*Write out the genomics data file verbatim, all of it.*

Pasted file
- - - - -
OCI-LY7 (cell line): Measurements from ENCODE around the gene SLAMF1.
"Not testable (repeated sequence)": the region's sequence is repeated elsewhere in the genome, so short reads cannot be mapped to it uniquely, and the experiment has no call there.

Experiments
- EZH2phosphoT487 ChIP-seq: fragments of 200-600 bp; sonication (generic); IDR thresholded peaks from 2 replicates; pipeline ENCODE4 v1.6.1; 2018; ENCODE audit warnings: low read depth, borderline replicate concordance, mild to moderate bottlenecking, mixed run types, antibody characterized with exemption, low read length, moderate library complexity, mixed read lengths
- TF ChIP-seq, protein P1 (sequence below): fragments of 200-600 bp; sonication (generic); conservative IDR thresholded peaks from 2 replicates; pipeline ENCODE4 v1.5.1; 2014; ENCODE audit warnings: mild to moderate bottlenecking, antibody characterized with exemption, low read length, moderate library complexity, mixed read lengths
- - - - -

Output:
OCI-LY7 (cell line): Measurements from ENCODE around the gene SLAMF1.
"Not testable (repeated sequence)": the region's sequence is repeated elsewhere in the genome, so short reads cannot be mapped to it uniquely, and the experiment has no call there.

Experiments
- EZH2phosphoT487 ChIP-seq: fragments of 200-600 bp; sonication (generic); IDR thresholded peaks from 2 replicates; pipeline ENCODE4 v1.6.1; 2018; ENCODE audit warnings: low read depth, borderline replicate concordance, mild to moderate bottlenecking, mixed run types, antibody characterized with exemption, low read length, moderate library complexity, mixed read lengths
- TF ChIP-seq, protein P1 (sequence below): fragments of 200-600 bp; sonication (generic); conservative IDR thresholded peaks from 2 replicates; pipeline ENCODE4 v1.5.1; 2014; ENCODE audit warnings: mild to moderate bottlenecking, antibody characterized with exemption, low read length, moderate library complexity, mixed read lengths